“Traffic regulation provides that when a driver accumulates 10, 15 or 21 points, he’s to be sent back to the driving school for re-training, but the present driving schools have not provided enough platforms for retraining those drivers for specific offences. I am happy to have received positive responses from some state governments because it is another means of internally generated revenue for them.”

Stiffer Penalties

In a bid to ameliorate this menace, the FRSC, has set plans in motion to impose stiffer penalties for road traffic offenders across board.

The corps marshal who made this disclosure, also lamented that the commission had lost 74 of its officials due to reckless acts of some drivers in the past 18 months. Boboye who warned that the commission would stop at nothing to bring killers of his personnel to justice, added that plans were already on for road traffic offenders to be meted stiffer punishment.

He said: “In the last 18months I have lost about 74 lives. We will not stop at ensuring the prosecution of those errant drivers. It is my responsibility to ensure the safety of my personnel on the highway, so if you knock down my personnel and you are running away, I will go after you.”


Thus, Boboye said drivers of such articulated vehicles, especially tanker drivers, are expected to mandatorily affix three number plates. He said: “In many instances drivers and operators swap one tanker head for another thereby making the vehicle carry double identity in the form of number plates. Thus, efforts at verifying ownership often leads to double identity making law enforcement and corrective measures difficult. Sometimes the vehicles do not bear Number Plates.

“The owners indulge in improper registration , vehicle data will not being captured on the National Identification portal/data bank. This practice can lead to non traceability of such vehicles when stolen. It also constitute national security risk as they could be used for subversion purposes.”

Proposed Solutions

According to Boboye, there is an operator’s mandatory compliance which includes standards of construction of tanker/trailer bodies put in place by the Standard Organisation of Nigeria (SON).

He noted that apart from the construction method and material specifications, vehicle inspection must be improved. He also addressed ageing trucks through fleet renewal facility.

He said: “There is need to engage the services of properly trained truck drivers from reputable specialist driving schools and ensure that their knowledge is constantly updated through re-training.

Also, standards should be fully enforced before loading, during loading, on transit and off-loading of cargoes. Fleet operators should also ensure the mandatory use of inflammable signs and retro-reflective tapes on all trucks to enhance visibility. Meanwhile, all trucks with flammable contents must comply with the Agreement for Dangerous Roads (ADR) standards and fix necessary signs on trucks for recognition.

“Other measures include the mandatory use of the specified

standard fire extinguishers, which is two nos. of 9Kg ABC fire extinguishers. They should also consider investing in on-board cameras and satellite tracking to monitor the behavior of drivers.”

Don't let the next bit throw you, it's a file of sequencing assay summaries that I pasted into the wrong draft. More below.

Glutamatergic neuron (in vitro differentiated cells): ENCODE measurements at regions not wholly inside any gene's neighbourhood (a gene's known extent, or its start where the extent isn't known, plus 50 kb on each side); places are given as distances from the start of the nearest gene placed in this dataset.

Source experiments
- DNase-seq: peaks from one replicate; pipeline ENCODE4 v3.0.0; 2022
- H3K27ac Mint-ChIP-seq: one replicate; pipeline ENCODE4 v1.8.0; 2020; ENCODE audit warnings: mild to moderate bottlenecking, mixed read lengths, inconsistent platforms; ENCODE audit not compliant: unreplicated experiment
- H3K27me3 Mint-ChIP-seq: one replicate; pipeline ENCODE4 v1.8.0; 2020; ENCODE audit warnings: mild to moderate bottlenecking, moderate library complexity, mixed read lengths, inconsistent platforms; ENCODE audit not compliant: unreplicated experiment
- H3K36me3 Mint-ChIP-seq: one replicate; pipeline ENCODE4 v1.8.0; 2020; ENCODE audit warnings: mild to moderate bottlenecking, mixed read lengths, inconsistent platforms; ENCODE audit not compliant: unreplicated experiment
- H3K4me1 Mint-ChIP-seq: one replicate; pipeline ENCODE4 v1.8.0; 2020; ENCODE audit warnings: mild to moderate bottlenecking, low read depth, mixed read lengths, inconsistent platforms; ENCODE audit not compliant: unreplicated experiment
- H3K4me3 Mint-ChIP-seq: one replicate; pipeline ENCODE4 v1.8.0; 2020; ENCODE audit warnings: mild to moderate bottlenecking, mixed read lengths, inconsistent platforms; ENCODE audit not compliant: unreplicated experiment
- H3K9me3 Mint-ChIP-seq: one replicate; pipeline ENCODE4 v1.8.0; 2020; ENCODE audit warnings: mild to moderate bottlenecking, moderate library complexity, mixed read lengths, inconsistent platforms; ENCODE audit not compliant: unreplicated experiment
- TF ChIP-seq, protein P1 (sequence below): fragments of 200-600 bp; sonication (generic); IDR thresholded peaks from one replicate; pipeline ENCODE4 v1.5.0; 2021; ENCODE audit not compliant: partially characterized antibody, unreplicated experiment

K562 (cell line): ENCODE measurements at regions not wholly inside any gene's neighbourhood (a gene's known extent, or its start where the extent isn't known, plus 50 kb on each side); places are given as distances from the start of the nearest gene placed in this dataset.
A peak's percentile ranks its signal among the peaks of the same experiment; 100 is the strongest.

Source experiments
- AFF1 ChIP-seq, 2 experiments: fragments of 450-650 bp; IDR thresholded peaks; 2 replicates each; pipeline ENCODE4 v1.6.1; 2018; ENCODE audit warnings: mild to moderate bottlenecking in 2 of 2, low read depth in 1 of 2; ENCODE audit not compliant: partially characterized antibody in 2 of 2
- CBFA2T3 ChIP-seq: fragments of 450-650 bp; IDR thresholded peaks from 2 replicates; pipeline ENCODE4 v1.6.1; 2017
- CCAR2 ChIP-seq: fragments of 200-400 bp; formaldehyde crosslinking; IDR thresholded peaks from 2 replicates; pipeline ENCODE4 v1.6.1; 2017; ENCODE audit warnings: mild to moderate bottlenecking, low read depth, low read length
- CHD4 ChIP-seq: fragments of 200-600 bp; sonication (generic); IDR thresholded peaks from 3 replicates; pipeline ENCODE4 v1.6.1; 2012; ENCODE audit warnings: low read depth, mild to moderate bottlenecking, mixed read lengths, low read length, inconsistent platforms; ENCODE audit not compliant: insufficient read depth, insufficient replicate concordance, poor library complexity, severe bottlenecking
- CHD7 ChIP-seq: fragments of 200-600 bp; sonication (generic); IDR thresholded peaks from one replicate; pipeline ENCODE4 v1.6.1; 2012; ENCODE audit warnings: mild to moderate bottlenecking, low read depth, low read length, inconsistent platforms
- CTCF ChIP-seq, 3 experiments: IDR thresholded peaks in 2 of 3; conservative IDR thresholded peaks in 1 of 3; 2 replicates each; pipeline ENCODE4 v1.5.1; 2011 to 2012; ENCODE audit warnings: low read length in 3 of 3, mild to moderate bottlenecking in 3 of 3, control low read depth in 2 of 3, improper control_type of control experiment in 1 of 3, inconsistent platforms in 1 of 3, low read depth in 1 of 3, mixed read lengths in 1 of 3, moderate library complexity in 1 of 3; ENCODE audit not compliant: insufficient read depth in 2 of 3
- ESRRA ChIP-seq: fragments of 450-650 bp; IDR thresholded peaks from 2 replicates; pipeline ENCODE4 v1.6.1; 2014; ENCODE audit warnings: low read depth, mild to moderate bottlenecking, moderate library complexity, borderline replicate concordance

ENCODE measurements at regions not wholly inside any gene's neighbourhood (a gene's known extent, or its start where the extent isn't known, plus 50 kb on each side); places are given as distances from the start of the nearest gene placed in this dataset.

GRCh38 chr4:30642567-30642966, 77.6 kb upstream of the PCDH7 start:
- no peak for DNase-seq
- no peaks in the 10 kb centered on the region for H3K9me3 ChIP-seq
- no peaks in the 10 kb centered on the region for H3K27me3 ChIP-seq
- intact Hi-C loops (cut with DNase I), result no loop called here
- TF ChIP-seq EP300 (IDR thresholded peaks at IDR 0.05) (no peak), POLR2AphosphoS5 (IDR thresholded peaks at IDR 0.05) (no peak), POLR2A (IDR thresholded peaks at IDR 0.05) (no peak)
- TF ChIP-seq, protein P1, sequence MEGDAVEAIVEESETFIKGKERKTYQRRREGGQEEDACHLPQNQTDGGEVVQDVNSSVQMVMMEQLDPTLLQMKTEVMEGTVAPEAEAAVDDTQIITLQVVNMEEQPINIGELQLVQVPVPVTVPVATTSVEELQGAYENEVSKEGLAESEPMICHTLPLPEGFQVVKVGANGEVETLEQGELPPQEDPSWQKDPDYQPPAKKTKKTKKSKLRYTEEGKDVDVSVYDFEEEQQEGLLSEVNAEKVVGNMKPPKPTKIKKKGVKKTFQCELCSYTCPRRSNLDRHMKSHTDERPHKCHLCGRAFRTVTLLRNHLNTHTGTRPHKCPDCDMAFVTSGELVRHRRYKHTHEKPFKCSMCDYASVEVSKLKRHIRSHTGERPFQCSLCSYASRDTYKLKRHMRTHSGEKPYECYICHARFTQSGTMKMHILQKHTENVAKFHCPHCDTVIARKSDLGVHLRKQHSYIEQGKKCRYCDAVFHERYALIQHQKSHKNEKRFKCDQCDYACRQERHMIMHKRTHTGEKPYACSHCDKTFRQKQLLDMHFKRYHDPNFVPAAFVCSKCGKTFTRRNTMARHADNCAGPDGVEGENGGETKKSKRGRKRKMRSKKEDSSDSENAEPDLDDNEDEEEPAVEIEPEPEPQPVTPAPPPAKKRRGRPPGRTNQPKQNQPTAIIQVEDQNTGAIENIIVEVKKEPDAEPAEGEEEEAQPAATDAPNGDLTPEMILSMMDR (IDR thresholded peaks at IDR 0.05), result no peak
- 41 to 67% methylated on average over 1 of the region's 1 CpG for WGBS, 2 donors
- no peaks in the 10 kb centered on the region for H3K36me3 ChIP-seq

Private Sector Compliance

From all the solutions proffered, it was obvious that none of it would work without cooperation from the private sector. One of the speakers at the event, the Managing Director of A&A Global Leasing Services, Mrs. Oluwaseye Yomi-Soleye, appealed to government at all levels to rehabilitate roads, noting that the after effect of the bad roads cause elongated trips and cause untold hardships.

She said: “This is a major challenge for haulers. We will like the Federal Government to please look into this. On the issue of night driving she said: “We do not allow night driving in my company. As a matter of policy, all our drivers park once it’s 7pm.”

Addressing the issue of reckless driving she said: “I think the problem of lack of training is mostly with those unprofessional haulers on the streets. We train our drivers regularly and do recertification. They have to go through these trainings before they can be allowed to enter the premises of our clients.”

Listing other measures taken by her company she said they have standard trackers, speed limiters on all their vehicles to ensure compliance from their drivers, adding that “they are not allowed to drive above 60km/ hour. Aside that, we have facilities to monitor their behaviours on the wheel”.

Convener’s Remark

In his remarks, the convener of the conference, Alfred Okugbeni praised the government for taking steps to emplace intermodal transportation, adding that it was a sure way to reduce road traffic disasters.

He said: “From what we see, the government is already talking about intermodal. In more developed environment, from the port, we use rail, and from the rail stations we use trucks, for distribution, so that is what we mean by intermodal transportation.

“The first thing is to look at the law, regarding the rail transportation in Nigeria. I think it is in the exclusive list, something is being done in the National Assembly to address that because in a place like America, we have private companies owning rail tracks, that also helps private companies to have wagon that can be on these rail tracks. So, instead of having a 100 trucks for example, we can have 10 wagons that pull the 100 coaches. They will do the same job. That is what is being proposed at the moment.”